Search and Surveillance Bill rewrite

The Dom Post:

Sweeping changes to search and surveillance laws have been sent back to the drawing board after a widespread outcry.

Critics labelled the Search and Surveillance Bill “chilling” and said it gave a raft of state agencies – including council dog-control officers and meat inspectors – sweeping powers to spy, bug conversations and hack into private computers.

The chairman of Parliament’s justice committee, Chester Borrows, said it was never Parliament’s intention to bestow such powers and blamed the confusion on poorly worded legislation.

“We’ve looked at the bill too and we are concerned by some of the language … we can see how people ended up [so concerned].”

The legislation was now likely to be delayed until next year to allow time to rewrite it and take public concerns into account. Those who gave evidence to the select committee would be given time to consider the new proposals and make fresh submissions.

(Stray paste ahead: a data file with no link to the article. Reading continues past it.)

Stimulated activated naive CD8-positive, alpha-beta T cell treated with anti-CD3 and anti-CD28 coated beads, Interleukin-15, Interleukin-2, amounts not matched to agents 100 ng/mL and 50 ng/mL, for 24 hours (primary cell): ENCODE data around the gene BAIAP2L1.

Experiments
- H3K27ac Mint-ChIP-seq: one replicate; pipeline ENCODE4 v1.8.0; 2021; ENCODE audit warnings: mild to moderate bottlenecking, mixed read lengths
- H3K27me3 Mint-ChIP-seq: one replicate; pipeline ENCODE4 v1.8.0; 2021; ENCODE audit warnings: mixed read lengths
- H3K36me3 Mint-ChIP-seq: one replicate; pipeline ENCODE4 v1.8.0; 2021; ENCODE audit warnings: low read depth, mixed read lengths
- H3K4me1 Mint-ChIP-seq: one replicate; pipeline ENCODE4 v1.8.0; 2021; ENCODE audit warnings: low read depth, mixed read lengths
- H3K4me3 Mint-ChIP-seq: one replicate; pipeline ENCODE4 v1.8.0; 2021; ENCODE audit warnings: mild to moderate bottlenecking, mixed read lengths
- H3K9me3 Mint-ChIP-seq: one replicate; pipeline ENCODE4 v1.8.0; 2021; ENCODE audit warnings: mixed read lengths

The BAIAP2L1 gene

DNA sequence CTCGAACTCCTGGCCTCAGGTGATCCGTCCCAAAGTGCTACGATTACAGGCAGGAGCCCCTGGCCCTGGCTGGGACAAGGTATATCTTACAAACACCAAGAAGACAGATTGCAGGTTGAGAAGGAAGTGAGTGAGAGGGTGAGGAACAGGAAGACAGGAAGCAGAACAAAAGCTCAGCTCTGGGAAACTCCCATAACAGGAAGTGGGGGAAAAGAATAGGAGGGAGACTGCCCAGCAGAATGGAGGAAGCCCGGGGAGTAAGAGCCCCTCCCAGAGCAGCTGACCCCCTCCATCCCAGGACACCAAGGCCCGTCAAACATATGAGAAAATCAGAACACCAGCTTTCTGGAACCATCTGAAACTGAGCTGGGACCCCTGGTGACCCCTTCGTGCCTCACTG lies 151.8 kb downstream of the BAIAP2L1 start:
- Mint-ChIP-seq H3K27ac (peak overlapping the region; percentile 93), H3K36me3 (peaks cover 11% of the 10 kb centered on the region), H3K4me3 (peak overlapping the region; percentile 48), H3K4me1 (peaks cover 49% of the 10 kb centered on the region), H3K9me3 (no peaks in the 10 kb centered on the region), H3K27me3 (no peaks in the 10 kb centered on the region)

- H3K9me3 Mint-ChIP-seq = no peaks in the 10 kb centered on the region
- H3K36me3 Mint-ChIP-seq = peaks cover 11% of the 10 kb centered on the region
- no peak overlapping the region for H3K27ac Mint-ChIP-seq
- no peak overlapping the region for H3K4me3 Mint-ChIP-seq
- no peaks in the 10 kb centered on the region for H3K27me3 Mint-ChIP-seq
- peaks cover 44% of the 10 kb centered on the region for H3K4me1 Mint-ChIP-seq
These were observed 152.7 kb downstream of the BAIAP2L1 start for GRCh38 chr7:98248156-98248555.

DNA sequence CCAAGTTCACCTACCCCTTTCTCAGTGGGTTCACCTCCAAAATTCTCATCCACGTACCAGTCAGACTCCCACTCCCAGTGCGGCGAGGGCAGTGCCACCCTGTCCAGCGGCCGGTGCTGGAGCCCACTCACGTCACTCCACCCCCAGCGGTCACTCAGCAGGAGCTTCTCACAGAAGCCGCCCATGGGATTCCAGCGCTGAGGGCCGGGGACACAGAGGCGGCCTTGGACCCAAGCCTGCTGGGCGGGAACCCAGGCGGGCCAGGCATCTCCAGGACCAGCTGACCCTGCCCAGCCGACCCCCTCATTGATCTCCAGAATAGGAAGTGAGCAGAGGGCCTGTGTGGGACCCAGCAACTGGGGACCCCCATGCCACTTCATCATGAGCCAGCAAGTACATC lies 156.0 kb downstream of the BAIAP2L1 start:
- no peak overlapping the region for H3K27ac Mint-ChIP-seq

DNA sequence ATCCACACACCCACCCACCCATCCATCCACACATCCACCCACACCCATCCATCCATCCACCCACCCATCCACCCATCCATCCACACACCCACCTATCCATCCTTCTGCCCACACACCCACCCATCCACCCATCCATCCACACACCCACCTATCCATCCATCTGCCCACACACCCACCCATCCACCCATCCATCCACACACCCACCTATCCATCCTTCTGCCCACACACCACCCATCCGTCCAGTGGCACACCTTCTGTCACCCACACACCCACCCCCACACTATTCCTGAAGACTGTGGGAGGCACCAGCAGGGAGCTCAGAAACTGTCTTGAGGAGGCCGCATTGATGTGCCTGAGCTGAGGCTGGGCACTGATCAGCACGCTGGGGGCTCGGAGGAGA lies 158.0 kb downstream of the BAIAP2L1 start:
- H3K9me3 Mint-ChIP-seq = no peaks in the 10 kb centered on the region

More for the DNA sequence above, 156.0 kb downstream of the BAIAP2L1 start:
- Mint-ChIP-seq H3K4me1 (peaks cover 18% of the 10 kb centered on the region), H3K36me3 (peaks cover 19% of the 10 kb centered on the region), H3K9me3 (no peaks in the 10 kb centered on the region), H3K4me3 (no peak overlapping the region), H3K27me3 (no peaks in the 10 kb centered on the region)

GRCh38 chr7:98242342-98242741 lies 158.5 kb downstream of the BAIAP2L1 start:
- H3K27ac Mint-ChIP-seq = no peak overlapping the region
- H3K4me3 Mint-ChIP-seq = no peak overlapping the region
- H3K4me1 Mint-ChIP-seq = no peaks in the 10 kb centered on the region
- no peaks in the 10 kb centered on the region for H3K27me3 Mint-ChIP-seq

This is absolutely the right thing to do. The bill, as drafted, would give many more state agencies the power to plants bugs in your home etc. This was largely unintended as a result of the Law Commission wanting  standard regime for such powers, but the reality is that not all state agencies are equal, and such powers should be restricted to as few as possible.

It is good we will be able to make submissions on the revised bill. I’ll blog on it when it is published.

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